A Clarkson Mosaic - page 499

1967. Hugo Belanger was the catalyst in the game, and the tournament's MVP. His hat-trick
goal at 43 seconds of the third period gave the Golden Knights a 5-4 advantage that stood up.
Clarkson placed four players on the ECAC All-Tournament Team: Chris Rogles (goal), Dave
Tretowicz (defense), Scott Thomas and Hugo Belanger (forwards).
They may have won that title but because of strange politicking behind the scenes, they
were ranked only fourth in the East behind Maine (#1), Boston University (#2), and Boston
College (#3). That meant that they had to win the best out of three against their comparably
ranked team in the western division, Wisconsin, last year's NCAA champions. However,
Clarkson had home-ice advantage for that series. And what an advantage! The 1990-91 Golden
Knights had not been defeated on home ice all year long, and had been tied but once. On Friday
and Saturday, March 15-16, 1991, the Golden Knights were not kind to their visitors from the
Badger State, winning 8-3 and 5-4. Those were the last games played in the Walker Arena-a
fitting final chapter in the 48-year history of that structure which has been so important to
Those wins led the team into the quarter finals, this time against the number one team in
the nation, Lake Superior State University. On the weekend of March 22, 23, and 24, the
Knights journeyed to Sault St. Marie, Michigan, to play against a supposedly awesome foe, and
showed the Michiganders that they weren't the number one team after all. Friday evening,
Clarkson posted an 8-3 win; Saturday, they lost 6-2, but on Sunday, the Knights were not to be
ignored, and took and held the lead during the entire game, bringing back to Potsdam with them
the right to play in the semifinals in St. Paul, Minnesota, on March 28, against an old foe,
Boston University.
When the team returned from the quarter-finals, their plane was met at the Massena
airport at 3:30 a.m. by over 100 elated Clarkson students. On their entry into Potsdam, they
were given a police escort through town to the Arena where a horde of over 600 enthusiastic
fans screamed their support and approval of the team's efforts in a pre-dawn welcome-home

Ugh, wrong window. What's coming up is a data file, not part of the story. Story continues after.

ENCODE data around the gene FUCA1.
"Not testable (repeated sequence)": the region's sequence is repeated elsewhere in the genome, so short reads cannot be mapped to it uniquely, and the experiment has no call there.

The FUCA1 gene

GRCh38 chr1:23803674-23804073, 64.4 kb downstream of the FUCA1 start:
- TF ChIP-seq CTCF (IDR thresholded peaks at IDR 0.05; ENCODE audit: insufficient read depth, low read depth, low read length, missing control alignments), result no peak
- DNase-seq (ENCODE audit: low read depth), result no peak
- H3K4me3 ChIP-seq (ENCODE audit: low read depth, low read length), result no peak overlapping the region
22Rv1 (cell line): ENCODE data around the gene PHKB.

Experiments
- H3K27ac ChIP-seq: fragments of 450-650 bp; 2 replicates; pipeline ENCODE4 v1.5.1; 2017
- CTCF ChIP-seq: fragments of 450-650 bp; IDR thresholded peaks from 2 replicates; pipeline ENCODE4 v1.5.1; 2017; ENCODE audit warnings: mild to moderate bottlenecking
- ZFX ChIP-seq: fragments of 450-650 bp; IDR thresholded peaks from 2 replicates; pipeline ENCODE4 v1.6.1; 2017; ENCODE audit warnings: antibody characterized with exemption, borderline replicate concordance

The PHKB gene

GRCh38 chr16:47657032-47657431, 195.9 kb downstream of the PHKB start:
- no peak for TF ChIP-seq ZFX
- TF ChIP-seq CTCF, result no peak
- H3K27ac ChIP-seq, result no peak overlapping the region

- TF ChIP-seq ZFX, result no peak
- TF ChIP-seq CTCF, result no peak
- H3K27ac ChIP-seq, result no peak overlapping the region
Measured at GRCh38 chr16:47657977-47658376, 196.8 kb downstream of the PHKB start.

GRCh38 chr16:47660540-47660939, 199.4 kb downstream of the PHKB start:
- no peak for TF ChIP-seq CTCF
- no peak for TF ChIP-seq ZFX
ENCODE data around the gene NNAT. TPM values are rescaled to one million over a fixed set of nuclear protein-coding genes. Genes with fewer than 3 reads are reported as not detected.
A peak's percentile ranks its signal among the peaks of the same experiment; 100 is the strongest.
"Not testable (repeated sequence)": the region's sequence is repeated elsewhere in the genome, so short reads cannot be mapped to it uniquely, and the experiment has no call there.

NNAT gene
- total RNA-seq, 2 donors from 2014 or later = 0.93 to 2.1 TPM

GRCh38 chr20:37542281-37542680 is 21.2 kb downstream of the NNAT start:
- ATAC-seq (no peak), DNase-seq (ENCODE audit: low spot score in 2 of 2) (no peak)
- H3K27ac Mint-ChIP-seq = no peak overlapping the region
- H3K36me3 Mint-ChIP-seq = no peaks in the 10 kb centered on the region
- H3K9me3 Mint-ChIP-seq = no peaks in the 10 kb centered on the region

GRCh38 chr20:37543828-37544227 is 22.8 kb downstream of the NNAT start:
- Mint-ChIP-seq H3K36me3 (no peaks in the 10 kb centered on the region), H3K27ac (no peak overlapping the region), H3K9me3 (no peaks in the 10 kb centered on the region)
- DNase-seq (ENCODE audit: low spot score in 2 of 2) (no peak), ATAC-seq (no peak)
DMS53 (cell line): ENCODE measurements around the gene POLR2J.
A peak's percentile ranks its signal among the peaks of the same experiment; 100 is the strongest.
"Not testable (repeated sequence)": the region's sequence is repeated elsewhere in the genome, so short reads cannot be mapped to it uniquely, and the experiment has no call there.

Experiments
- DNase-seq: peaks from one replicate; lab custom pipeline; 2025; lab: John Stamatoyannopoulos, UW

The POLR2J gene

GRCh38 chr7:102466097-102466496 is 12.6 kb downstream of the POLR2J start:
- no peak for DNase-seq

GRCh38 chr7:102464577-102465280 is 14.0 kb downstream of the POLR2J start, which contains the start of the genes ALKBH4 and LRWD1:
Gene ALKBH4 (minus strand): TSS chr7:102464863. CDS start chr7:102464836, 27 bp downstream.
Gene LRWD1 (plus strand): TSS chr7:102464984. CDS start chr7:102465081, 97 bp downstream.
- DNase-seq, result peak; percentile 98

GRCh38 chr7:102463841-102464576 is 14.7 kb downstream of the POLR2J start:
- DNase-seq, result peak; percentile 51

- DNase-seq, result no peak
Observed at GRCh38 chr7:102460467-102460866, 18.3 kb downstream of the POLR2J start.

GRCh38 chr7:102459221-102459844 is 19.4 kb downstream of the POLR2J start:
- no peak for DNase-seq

The semifinals against BU proved to be the team's downfall. Playing on a larger ice
surface, suffering the fatigue of a hectic playoff schedule, and feeling over-confident from the
knowledge that they had beaten BU earlier in the year in Boston, the team was outplayed and
outscored, and lost 7-3.
WAC Replaced WPE.
The much maligned Writing Proficiency Examination (WPE) finally
was phased out. It had been instituted over 10 years earlier to ascertain that all graduating
seniors could write. Like Prohibition, this "Noble Experiment" did not live up to its lofty goal.
It was replaced by Writing Across the Curriculum (WAC)-a program established to
ensure that students experienced significant writing in their courses during their four years of
residency at Clarkson. Ostensibly, in addition to the Liberal Studies courses, most of which
required extensive writing assignments, and whatever additional Technical Communications
courses the student might elect, each student was required to take a course taught by his or her
major department or field during his or her senior year in which writing played a significant
role. In other words, as seniors, the students were to be taught by their own departmental
faculty how to communicate effectively in their own unique and separate disciplines.
As this was a university-wide requirement, each department's compliance was
monitored by a special Writing Instructional Support Committee (WISC) made up of the four
academic deans, four tenured faculty (one from each school), and an undergraduate.
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